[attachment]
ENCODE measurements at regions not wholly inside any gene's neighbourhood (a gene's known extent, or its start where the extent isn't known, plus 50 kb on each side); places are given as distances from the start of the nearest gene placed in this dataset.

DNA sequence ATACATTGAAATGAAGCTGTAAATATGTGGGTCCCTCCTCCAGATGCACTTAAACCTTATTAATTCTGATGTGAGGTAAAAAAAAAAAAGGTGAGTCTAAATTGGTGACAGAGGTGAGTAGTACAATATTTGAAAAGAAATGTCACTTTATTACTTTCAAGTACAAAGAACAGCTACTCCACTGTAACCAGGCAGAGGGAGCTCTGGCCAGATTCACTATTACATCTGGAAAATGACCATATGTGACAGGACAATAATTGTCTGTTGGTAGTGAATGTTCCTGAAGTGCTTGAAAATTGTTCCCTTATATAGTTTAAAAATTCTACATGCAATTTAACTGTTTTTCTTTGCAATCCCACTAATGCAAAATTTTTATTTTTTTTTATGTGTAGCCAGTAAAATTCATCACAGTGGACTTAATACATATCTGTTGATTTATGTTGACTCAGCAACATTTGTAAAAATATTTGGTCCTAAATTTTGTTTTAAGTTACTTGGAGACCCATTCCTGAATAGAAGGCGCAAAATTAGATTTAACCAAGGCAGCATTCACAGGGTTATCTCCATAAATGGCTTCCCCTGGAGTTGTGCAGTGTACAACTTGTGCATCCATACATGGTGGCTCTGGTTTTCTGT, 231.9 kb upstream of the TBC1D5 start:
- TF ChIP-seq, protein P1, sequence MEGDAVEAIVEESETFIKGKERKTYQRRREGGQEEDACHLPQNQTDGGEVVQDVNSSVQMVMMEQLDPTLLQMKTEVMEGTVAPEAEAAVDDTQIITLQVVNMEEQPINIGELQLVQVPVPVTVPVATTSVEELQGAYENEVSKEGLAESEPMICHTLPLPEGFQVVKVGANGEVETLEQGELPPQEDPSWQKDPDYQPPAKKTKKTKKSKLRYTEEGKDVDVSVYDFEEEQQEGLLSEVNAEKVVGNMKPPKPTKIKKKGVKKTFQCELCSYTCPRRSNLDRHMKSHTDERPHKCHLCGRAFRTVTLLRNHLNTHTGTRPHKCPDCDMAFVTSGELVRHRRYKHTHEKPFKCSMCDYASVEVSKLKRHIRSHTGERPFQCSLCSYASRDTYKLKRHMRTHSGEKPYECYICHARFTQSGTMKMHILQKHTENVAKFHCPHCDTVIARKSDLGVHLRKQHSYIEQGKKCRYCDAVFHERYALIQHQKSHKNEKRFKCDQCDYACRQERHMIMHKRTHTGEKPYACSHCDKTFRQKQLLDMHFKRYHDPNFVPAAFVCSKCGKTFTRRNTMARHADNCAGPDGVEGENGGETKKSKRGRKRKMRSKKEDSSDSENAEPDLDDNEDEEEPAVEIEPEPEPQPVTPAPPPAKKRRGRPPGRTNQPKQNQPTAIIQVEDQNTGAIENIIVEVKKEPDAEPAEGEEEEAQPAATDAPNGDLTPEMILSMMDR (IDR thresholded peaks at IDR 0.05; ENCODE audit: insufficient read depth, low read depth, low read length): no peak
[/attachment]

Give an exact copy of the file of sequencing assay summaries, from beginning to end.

ENCODE measurements at regions not wholly inside any gene's neighbourhood (a gene's known extent, or its start where the extent isn't known, plus 50 kb on each side); places are given as distances from the start of the nearest gene placed in this dataset.

DNA sequence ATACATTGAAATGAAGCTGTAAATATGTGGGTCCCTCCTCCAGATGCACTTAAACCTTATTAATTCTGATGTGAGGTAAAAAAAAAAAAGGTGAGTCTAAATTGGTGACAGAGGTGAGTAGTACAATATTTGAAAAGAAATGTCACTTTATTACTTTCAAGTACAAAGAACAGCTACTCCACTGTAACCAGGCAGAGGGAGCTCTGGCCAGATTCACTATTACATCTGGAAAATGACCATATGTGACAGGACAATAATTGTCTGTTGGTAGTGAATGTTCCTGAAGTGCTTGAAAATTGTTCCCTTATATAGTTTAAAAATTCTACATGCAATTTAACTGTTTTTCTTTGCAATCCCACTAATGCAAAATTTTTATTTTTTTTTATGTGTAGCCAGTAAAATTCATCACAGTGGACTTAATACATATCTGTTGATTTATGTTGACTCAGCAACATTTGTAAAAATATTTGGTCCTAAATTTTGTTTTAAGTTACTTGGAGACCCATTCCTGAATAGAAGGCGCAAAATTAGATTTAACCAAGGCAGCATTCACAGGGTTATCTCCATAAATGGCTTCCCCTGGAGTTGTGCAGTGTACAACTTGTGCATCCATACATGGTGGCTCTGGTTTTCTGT, 231.9 kb upstream of the TBC1D5 start:
- TF ChIP-seq, protein P1, sequence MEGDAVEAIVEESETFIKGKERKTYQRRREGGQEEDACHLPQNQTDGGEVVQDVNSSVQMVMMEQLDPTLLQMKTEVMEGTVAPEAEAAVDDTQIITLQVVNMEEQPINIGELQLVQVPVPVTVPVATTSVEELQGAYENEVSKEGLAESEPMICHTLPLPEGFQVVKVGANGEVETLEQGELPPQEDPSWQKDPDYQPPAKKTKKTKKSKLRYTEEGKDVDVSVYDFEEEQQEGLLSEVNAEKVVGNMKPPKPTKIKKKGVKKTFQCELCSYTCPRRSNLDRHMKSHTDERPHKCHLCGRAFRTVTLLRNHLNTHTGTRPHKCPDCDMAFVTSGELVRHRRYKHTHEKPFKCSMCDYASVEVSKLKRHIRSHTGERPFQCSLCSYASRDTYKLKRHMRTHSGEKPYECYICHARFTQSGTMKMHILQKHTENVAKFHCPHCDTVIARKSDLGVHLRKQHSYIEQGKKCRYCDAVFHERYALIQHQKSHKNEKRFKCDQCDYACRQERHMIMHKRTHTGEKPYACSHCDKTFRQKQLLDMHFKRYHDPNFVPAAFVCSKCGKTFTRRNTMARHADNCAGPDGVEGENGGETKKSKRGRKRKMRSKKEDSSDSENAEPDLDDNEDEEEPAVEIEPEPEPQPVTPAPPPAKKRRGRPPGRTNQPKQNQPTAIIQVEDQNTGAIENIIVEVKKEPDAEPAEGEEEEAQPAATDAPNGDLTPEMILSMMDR (IDR thresholded peaks at IDR 0.05; ENCODE audit: insufficient read depth, low read depth, low read length): no peak